Posted by Chris Johnson on September 20th, 2012
Chris Johnson is an RTC columnist. He can be reached @ChrisDJohnsonn.
Criticizing the NCAA’s amateur-related restrictions and regulations is a trend long since adopted by a sizable majority of the college sports viewing public. The main point of contention, or so it seems, is the organization’s ability to negotiate and license lucrative media rights deals while expressly denying its constituents – the student-athletes themselves and the marketable product their competition creates – a slice of the financial pie. Each and every violation of that fundamental principle, from textbook impermissible benefits scandals to menacing third-party influencers to rogue boosters, amplifies the national discussion. It’s gotten to the point where supporting the NCAA’s legislative agenda draws widespread skepticism and angst, as if the maintenance of amateurism has evolved into a contrarian viewpoint. It wasn’t long ago that the discussion proceeded in reverse, with the now-in vogue free-market position marginalized by a prevailing consensus that the extant system, such as it is, works. As the discourse challenging the underlying structure that defines intercollegiate athletics gained new levels of credibility and authority, it was fair to suspect the NCAA would eventually need to defend its heavily scrutinized system in not only the court of public opinion, but a court of law. Sure enough, a class-action lawsuit led by former UCLA star Ed O’Bannon has challenged those bedrock principles forbidding student-athletes from receiving paid compensation above the school-funded assistance provided by athletic scholarships, otherwise known as grant-in-aids.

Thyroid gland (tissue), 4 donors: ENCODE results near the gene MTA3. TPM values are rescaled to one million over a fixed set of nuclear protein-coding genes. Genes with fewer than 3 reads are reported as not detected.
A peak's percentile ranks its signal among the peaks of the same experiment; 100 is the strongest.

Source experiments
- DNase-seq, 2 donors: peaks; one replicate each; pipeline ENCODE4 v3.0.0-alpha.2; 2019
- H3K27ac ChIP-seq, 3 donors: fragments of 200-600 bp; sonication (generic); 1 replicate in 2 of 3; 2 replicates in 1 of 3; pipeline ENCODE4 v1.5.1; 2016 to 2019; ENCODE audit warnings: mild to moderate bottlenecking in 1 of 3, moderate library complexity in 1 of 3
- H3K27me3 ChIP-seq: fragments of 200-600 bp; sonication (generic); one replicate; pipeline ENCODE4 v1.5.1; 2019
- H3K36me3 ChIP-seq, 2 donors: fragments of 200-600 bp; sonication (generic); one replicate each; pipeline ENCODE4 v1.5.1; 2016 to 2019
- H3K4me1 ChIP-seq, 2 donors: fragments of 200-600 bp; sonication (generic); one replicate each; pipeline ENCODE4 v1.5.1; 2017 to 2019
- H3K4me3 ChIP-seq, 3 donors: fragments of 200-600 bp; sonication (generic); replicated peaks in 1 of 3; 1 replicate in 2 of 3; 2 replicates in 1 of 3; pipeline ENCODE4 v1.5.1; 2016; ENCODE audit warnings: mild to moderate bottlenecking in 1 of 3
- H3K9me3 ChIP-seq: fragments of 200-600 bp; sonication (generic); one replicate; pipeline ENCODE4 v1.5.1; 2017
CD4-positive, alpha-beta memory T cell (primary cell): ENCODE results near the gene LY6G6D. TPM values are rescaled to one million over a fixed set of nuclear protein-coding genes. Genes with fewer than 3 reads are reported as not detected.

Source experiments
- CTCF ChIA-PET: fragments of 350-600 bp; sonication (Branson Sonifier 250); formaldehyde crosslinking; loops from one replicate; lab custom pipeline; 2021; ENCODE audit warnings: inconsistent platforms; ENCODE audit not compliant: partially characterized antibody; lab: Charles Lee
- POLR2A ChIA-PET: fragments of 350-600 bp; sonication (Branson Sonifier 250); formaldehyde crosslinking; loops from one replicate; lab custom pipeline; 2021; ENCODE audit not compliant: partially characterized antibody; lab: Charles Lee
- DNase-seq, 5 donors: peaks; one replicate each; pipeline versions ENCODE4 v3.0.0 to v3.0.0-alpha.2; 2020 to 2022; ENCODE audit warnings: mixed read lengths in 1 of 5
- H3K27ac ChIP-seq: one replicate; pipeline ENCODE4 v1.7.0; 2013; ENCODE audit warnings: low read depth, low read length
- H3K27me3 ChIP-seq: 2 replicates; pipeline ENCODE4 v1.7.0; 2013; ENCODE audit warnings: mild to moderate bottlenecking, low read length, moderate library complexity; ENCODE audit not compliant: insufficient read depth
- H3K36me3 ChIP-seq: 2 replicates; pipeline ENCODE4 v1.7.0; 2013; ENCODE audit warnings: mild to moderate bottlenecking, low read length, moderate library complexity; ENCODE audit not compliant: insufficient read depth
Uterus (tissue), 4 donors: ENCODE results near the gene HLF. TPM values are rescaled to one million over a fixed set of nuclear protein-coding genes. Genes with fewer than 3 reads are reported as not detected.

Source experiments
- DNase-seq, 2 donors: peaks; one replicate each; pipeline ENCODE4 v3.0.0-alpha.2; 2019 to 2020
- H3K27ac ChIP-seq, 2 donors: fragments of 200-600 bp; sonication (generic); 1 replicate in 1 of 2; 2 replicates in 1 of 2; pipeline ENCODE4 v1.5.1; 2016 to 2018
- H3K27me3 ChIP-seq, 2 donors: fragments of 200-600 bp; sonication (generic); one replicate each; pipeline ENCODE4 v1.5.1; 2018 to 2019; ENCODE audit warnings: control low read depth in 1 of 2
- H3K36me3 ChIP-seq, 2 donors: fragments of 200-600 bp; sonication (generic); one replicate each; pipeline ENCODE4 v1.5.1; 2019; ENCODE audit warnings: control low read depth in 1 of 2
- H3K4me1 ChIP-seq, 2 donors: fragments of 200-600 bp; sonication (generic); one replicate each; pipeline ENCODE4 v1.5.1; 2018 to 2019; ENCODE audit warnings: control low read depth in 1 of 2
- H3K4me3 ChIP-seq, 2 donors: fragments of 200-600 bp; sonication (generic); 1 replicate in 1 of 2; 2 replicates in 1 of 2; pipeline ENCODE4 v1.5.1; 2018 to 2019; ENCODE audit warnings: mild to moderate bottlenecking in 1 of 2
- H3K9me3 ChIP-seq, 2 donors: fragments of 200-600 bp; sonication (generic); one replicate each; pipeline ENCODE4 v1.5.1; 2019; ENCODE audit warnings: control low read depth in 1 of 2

The internal disagreements over the NCAA’s concept of amateurism could help advance O’Bannon’s suit against the organization (Photo credit: Isaac Brekken/AP Photo).
The legal dispute is nothing new; O’Bannon initially raised his grievances in 2009. His case, which is scheduled to go on trial in early 2014, has only intensified the public indictment of NCAA policy. In the meantime, while it prepares to face the landmark test case that could dismantle its authoritative standing, the NCAA may need to reconcile its moral and philosophical mission internally. That’s the impression given by ESPN Outside the Lines reporter Tom Farrey’s article revealing in-house dissension over the legitimacy of the NCAA’s treatment of its student-athletes. Email correspondence between school administrators and NCAA officials contains hard evidence of high-ranking authorititative figures harboring substantial misgivings over the basic philosophy upon which the student-athlete ruling system operates. For example, Nebraska Chancellor Harvey Perlman offers scathing criticism of the student-athlete’s absence within the financial component of the NCAA’s media rights and licensing negotiations.
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